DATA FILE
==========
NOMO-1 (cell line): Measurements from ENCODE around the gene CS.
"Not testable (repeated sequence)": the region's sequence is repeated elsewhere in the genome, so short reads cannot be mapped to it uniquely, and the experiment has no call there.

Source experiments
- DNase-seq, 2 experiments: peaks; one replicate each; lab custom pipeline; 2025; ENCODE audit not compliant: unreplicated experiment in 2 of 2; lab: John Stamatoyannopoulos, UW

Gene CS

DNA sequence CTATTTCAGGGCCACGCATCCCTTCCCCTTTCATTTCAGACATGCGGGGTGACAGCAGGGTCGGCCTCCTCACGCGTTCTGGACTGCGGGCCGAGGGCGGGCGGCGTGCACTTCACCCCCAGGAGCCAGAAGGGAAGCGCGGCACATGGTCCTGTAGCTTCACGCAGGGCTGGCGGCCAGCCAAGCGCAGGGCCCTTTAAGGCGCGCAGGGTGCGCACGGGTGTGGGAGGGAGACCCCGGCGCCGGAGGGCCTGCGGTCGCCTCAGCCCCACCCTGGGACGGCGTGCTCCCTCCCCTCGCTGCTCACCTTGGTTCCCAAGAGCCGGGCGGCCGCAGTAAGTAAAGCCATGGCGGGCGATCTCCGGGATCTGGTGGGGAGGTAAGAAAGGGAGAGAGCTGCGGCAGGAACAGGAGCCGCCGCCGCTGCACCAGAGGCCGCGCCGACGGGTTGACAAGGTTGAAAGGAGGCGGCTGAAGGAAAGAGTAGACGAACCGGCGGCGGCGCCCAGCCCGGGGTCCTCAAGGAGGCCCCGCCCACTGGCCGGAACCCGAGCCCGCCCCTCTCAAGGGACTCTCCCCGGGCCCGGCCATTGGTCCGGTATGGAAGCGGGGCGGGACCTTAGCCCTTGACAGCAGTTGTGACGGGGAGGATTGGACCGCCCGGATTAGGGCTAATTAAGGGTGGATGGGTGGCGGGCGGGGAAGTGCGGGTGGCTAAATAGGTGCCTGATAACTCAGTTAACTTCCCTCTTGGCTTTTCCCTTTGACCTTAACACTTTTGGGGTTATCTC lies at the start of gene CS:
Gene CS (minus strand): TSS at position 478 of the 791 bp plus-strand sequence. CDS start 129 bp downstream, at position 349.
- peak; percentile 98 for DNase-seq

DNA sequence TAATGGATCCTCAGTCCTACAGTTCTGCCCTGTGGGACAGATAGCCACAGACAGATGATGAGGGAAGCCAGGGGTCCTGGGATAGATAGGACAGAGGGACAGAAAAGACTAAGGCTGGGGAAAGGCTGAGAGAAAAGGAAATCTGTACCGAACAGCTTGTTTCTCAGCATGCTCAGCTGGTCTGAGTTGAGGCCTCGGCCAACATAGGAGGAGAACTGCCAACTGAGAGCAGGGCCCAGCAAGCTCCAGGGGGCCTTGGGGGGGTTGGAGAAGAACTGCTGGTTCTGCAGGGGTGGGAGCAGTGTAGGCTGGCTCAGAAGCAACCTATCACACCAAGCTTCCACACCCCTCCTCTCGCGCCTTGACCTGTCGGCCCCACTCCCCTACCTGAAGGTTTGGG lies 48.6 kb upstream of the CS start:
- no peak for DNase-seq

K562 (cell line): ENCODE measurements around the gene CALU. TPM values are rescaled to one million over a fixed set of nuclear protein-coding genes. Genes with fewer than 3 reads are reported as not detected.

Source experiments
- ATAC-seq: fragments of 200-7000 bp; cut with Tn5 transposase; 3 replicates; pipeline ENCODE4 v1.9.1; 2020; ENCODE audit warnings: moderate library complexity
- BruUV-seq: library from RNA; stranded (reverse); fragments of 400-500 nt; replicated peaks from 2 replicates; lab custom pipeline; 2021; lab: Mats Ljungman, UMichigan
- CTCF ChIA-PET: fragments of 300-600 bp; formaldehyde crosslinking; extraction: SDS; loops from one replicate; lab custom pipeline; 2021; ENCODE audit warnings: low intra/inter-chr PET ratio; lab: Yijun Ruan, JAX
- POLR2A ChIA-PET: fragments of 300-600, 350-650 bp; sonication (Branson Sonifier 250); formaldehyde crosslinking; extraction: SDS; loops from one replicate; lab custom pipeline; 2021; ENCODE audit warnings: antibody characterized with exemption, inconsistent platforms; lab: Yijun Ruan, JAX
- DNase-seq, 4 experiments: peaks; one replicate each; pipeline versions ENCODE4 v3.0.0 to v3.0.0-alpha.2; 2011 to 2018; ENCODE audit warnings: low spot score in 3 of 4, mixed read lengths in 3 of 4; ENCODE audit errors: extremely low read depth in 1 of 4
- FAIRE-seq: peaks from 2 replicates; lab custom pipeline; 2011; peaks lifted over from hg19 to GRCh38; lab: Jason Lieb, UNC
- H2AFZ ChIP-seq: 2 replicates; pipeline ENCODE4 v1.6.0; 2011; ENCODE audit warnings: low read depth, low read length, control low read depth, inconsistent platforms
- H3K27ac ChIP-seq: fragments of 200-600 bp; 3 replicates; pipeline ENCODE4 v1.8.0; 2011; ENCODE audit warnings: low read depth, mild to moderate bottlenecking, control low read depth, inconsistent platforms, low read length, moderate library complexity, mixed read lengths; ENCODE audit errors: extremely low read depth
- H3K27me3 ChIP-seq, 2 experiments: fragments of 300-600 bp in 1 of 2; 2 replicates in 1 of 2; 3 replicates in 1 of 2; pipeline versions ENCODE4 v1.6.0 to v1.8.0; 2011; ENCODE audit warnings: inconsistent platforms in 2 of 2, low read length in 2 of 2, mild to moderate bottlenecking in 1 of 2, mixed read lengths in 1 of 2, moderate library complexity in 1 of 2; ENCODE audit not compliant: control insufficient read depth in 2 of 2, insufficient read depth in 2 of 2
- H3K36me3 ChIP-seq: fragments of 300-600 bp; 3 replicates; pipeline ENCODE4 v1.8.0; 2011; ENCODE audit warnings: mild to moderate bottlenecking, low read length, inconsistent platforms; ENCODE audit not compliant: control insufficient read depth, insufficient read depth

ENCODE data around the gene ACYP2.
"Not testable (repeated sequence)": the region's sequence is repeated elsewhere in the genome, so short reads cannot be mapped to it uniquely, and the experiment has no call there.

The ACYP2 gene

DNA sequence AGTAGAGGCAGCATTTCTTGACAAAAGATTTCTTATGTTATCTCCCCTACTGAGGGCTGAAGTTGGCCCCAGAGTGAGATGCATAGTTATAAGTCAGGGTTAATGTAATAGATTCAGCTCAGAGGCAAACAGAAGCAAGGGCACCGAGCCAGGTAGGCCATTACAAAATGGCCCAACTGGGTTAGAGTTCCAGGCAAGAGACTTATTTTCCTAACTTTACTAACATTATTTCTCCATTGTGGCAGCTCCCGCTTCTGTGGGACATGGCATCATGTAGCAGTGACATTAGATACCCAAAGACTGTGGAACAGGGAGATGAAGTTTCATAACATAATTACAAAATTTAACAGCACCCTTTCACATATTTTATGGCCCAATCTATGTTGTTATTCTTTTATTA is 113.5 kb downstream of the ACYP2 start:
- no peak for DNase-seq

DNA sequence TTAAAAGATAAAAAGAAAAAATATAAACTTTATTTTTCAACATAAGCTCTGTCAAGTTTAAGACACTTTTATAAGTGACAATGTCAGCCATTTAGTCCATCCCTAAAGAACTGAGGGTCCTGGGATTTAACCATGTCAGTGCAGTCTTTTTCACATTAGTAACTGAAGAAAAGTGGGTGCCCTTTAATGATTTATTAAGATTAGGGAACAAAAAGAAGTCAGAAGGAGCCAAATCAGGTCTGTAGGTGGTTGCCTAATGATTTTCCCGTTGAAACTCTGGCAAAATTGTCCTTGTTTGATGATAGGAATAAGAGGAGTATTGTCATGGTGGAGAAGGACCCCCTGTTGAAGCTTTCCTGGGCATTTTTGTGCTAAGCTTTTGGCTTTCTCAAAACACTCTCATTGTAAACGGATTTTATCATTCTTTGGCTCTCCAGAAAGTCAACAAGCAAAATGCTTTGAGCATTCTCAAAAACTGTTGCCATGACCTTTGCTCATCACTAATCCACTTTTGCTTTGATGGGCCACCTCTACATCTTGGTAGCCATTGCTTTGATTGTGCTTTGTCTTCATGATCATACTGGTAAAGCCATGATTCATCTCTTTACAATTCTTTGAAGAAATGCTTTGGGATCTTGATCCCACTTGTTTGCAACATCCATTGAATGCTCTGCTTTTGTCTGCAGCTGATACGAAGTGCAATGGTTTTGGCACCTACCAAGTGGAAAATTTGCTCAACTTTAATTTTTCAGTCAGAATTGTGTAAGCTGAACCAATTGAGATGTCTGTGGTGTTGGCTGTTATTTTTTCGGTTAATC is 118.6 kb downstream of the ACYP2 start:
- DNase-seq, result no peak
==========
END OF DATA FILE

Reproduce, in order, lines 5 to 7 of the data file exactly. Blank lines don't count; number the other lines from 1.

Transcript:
Gene CS

DNA sequence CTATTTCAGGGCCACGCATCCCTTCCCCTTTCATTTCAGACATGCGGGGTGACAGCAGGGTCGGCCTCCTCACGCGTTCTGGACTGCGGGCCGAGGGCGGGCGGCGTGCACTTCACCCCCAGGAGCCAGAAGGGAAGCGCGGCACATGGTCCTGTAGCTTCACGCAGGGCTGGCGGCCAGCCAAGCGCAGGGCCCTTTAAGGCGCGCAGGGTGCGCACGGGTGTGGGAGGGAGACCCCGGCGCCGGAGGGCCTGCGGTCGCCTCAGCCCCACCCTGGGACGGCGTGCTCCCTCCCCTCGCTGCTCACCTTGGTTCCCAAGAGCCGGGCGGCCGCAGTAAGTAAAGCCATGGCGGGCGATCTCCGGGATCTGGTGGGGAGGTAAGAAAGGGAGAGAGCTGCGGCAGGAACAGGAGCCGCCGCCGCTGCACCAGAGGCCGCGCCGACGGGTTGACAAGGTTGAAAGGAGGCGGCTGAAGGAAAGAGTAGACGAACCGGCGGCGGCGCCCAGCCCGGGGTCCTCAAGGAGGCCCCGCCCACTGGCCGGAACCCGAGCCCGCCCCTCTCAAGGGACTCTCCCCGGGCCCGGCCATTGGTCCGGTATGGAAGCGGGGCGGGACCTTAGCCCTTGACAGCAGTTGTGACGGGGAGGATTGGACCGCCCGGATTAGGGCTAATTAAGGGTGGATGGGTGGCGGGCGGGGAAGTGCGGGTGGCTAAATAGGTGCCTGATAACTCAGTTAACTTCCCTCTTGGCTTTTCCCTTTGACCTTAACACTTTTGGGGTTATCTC lies at the start of gene CS:
Gene CS (minus strand): TSS at position 478 of the 791 bp plus-strand sequence. CDS start 129 bp downstream, at position 349.